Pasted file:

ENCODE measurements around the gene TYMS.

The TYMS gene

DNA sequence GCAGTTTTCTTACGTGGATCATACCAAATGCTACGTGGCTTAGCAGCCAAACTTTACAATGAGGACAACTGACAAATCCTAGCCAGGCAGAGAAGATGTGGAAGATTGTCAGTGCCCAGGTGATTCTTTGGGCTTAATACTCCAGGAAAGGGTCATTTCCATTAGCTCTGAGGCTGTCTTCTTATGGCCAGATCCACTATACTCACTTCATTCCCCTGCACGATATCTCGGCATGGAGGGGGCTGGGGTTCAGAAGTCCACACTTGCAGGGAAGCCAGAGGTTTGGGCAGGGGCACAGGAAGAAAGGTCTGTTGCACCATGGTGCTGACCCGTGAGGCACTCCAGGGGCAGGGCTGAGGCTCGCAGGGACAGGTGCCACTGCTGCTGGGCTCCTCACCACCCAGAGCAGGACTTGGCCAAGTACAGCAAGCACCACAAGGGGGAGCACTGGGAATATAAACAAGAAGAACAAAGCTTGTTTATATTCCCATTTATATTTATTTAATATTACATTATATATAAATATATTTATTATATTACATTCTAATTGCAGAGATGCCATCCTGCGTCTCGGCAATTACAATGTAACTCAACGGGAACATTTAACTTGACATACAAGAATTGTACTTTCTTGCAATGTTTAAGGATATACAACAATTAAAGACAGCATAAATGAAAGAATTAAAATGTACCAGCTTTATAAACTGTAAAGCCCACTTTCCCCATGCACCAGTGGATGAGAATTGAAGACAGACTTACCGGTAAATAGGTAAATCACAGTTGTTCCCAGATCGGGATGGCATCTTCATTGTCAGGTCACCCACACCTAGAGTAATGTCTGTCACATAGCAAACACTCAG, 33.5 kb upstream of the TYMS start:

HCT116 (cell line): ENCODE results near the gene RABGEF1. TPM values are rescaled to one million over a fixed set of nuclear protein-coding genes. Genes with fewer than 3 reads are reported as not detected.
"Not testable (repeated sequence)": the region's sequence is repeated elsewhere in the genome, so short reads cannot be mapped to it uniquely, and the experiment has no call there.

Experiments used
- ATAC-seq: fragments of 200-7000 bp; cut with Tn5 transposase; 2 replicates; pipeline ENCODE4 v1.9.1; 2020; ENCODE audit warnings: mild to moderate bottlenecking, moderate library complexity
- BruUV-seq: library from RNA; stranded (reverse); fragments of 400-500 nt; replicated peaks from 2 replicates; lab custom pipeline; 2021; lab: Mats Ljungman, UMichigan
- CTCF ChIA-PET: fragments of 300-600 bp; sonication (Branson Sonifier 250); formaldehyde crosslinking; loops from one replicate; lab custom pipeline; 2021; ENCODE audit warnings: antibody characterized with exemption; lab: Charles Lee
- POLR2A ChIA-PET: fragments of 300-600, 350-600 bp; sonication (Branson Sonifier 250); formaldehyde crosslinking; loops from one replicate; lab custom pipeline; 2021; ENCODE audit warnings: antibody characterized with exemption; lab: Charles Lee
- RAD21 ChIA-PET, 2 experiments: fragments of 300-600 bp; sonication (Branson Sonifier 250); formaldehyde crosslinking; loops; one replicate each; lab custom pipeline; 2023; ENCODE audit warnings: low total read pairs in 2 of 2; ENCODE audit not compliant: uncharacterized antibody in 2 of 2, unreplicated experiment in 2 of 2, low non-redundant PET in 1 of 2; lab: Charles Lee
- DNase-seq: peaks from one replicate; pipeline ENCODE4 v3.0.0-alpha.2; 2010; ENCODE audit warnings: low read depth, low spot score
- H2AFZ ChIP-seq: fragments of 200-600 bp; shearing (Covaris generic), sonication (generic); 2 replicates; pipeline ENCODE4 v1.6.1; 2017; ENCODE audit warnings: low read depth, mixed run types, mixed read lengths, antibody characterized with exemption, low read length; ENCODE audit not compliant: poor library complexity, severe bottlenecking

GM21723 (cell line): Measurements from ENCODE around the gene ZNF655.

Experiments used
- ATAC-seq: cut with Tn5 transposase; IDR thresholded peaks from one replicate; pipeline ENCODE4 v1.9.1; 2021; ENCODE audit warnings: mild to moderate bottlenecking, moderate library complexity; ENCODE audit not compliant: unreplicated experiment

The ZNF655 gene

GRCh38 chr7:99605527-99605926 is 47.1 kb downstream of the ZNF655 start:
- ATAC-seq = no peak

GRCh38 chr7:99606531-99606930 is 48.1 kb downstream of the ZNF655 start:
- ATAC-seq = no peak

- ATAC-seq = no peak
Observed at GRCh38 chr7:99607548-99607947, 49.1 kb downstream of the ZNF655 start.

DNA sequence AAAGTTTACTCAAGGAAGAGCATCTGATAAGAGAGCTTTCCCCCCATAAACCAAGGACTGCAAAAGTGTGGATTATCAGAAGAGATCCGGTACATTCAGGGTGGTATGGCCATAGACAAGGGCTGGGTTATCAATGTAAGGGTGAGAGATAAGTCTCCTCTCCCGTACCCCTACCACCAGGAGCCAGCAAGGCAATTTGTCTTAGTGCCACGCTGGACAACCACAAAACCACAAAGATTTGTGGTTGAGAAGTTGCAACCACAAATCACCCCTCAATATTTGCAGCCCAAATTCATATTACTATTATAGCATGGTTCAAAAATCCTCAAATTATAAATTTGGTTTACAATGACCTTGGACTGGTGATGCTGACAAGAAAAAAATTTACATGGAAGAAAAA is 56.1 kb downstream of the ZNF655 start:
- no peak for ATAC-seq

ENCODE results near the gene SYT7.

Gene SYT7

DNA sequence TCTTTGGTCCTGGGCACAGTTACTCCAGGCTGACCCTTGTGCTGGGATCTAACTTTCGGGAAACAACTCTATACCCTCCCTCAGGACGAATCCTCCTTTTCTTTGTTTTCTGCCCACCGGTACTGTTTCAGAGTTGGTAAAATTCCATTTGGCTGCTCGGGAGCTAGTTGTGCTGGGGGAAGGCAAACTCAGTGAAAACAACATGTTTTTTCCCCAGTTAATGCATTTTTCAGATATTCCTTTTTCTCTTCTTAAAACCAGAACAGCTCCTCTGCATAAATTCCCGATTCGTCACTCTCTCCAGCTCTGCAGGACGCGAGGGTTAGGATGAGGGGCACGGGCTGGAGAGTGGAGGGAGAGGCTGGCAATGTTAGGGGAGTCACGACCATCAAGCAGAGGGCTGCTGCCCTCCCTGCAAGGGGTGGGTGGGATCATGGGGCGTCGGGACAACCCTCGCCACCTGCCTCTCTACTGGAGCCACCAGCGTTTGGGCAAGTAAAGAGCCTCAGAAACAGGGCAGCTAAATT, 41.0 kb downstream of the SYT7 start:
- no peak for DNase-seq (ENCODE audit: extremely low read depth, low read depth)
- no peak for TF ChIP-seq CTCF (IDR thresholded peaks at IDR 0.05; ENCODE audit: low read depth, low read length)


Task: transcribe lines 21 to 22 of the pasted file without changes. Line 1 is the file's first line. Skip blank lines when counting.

- ATAC-seq = no peak

- ATAC-seq = no peak